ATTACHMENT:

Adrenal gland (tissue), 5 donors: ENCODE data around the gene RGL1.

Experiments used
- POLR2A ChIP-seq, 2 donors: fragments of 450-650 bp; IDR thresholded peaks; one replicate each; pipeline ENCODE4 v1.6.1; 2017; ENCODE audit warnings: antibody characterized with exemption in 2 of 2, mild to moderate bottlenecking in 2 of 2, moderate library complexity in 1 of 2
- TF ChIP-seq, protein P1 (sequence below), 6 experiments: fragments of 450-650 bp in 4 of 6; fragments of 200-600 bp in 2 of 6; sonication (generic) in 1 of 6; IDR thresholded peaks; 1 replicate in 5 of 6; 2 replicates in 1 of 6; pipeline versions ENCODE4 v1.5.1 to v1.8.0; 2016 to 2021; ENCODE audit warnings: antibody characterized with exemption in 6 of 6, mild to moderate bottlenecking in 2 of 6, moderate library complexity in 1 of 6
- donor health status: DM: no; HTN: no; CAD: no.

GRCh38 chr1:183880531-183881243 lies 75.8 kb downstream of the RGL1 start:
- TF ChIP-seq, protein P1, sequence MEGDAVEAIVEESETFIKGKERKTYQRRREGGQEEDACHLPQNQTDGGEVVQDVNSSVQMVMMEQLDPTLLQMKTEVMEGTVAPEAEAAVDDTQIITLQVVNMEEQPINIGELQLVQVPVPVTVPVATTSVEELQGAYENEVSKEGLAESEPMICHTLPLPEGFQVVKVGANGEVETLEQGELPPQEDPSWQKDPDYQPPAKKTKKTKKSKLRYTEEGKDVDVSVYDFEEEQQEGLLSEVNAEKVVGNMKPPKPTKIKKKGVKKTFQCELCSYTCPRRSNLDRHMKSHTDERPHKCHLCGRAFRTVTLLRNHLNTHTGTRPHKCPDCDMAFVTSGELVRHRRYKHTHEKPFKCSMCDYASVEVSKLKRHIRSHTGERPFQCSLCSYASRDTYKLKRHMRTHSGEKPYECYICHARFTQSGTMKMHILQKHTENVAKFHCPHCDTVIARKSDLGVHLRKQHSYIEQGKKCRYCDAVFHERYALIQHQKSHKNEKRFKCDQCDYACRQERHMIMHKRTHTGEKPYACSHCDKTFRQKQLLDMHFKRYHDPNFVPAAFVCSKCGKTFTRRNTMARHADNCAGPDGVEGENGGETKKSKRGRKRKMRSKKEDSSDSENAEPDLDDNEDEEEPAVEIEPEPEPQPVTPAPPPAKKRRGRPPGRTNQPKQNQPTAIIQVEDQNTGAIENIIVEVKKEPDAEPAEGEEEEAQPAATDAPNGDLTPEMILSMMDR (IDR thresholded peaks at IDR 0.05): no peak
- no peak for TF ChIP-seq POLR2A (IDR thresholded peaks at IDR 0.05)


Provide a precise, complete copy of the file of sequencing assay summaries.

Adrenal gland (tissue), 5 donors: ENCODE data around the gene RGL1.

Experiments used
- POLR2A ChIP-seq, 2 donors: fragments of 450-650 bp; IDR thresholded peaks; one replicate each; pipeline ENCODE4 v1.6.1; 2017; ENCODE audit warnings: antibody characterized with exemption in 2 of 2, mild to moderate bottlenecking in 2 of 2, moderate library complexity in 1 of 2
- TF ChIP-seq, protein P1 (sequence below), 6 experiments: fragments of 450-650 bp in 4 of 6; fragments of 200-600 bp in 2 of 6; sonication (generic) in 1 of 6; IDR thresholded peaks; 1 replicate in 5 of 6; 2 replicates in 1 of 6; pipeline versions ENCODE4 v1.5.1 to v1.8.0; 2016 to 2021; ENCODE audit warnings: antibody characterized with exemption in 6 of 6, mild to moderate bottlenecking in 2 of 6, moderate library complexity in 1 of 6
- donor health status: DM: no; HTN: no; CAD: no.

GRCh38 chr1:183880531-183881243 lies 75.8 kb downstream of the RGL1 start:
- TF ChIP-seq, protein P1, sequence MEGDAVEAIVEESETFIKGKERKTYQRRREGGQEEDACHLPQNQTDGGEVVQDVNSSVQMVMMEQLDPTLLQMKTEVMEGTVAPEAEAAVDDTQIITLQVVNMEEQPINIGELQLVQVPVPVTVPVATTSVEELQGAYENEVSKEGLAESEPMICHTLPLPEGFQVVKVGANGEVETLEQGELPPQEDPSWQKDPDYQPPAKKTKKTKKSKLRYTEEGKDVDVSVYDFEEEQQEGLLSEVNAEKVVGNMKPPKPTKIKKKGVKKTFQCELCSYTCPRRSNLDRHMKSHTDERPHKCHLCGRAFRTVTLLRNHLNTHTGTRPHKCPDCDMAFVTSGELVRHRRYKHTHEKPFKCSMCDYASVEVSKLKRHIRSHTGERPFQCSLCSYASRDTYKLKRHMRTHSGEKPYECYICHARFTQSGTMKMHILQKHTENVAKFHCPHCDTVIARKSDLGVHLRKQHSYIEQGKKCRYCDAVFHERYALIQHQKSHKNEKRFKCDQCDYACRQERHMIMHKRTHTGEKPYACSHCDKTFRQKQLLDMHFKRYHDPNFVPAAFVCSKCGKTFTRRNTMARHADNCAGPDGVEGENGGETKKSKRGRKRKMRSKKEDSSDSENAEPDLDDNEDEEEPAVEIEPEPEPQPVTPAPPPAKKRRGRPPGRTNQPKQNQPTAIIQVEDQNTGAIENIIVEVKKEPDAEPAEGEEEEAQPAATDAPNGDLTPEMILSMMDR (IDR thresholded peaks at IDR 0.05): no peak
- no peak for TF ChIP-seq POLR2A (IDR thresholded peaks at IDR 0.05)